This is quite an unusual scenario where a man in his 40’s, Stephen Ng, has prostate cancer. Apparently, he wrote a letter to Tan Sri Zeti some time ago, then 2 opens letters which got published at FreeMalaysiaToday and Malaysiakini when Zeti didn’t respond. Anyway, the man’s urological surgeon suggested that he should avoid surgery, because radiotherapy and hormonal treatment is less invasive and will give an equally good outcome. This would cost Stephen about RM33,000.
You can read his original letter HERE.
A medically sound decision, yes, but after consulting his insurance company about the medical treatment, Stephen was told that, while a surgery can be covered up to RM400,000 (not a mis spell), the treatment package suggested by the oncologist is considered ‘Outpatient Treatment’. For the record, any surgery is considered at “Inpatient Treatment”
Because of the advancement in medical technology, both hormonal treatment and radiotherapy does not require surgery.
What does this mean for Stephen’s pocket
Stephen was pissed (anyone in his shoes will) as he has been paying an annual premium of RM1,400 for the medical policy the past 12 years, only to discover that it only has a cap of RM10,000 (a whole lifetime) for outpatient treatment.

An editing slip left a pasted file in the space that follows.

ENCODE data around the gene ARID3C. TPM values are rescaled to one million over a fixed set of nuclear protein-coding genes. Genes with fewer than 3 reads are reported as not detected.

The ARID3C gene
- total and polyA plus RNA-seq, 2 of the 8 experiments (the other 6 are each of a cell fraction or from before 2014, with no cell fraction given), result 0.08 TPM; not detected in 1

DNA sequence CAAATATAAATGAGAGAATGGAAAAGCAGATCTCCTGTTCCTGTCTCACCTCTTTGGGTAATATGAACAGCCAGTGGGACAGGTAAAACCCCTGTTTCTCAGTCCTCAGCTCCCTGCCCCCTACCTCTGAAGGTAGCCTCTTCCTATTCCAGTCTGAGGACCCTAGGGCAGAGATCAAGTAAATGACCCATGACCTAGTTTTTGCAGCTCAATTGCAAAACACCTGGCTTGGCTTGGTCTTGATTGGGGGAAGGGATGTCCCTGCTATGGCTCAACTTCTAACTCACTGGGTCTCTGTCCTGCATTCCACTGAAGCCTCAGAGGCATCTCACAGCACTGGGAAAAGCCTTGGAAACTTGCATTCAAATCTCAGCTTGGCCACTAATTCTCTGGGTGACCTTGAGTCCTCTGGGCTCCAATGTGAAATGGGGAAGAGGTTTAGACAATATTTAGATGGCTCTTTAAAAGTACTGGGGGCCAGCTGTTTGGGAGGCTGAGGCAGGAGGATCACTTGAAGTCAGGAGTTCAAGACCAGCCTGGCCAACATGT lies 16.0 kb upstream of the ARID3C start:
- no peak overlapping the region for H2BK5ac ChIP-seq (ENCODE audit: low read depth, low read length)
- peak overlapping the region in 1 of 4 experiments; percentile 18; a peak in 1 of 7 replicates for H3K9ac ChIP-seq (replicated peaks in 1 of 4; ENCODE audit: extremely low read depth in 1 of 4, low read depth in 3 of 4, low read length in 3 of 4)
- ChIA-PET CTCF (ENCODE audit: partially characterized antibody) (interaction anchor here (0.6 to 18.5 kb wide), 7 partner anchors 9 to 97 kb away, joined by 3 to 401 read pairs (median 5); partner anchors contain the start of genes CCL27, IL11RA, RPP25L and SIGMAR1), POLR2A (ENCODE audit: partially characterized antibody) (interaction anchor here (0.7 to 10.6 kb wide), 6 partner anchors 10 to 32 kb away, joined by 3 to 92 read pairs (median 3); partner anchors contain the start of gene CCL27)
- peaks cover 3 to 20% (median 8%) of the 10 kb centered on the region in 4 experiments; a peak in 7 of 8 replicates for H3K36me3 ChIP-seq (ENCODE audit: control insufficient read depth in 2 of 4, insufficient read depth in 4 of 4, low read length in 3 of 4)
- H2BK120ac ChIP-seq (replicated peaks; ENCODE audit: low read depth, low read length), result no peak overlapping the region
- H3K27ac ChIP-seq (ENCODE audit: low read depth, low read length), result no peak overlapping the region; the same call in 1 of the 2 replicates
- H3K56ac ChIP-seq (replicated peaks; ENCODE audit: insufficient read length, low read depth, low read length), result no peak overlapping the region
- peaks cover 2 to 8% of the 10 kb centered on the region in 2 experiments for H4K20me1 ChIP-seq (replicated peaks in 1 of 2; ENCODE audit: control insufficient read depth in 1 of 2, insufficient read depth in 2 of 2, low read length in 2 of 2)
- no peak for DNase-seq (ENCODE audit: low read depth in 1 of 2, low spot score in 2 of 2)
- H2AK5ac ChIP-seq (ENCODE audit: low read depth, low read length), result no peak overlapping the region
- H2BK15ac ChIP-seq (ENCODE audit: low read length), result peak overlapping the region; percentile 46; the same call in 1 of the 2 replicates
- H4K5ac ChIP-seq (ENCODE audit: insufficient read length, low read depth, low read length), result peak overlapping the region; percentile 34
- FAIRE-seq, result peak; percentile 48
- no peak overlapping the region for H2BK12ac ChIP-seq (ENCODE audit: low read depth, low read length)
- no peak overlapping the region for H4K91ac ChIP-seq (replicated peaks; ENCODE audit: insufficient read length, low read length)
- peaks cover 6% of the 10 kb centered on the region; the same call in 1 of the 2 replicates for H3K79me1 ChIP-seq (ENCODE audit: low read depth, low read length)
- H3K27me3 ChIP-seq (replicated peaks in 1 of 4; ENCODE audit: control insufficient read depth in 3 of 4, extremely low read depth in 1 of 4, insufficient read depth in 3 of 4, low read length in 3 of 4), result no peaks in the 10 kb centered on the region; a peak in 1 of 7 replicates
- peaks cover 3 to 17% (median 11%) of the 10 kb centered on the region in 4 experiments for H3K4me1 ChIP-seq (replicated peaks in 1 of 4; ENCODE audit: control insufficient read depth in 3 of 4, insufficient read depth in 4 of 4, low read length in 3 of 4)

This means that if he were proceed with the radiotherapy and hormonal treatment, he need to fork out another RM23,000 provided that the other prostate cancer related scans that he did earlier has not eaten into the lifetime outpatient allocation of RM10,000.
Watch this video for better explanation from me
From a consumer standpoint, it is totally understandable to think it is absolutely ridiculous that the insurance company should determine the payment based on whether it requires surgery or just outpatient treatment.
Stephen commented “By setting a cap to ‘Outpatient Treatment’ using the fine prints, especially for anything to do with cancer treatment, is simply cruel.”
What is my take on this & how I could help
I can tell Stephen that this is not a fine print but it is how medical cards products are being designed. I wrote a reply to his letter, which didn’t get published at Malaysiakini but got published in FMT. See below.
I know exactly which insurance companies has this “unfavorable” feature but I cannot disclose this in the public lest getting a cease-or-desist order by the insurer.
If you feel this is important to you and need independent advice on which company to avoid and how to check your policy if it has a separate cap on outpatient limit…
Knowing this would saves your thousands further down the road, preventing unexpected surprises like what Stephen experienced. To add up to the physical pain, wallet pain is something we could avoid if we know how to manage this.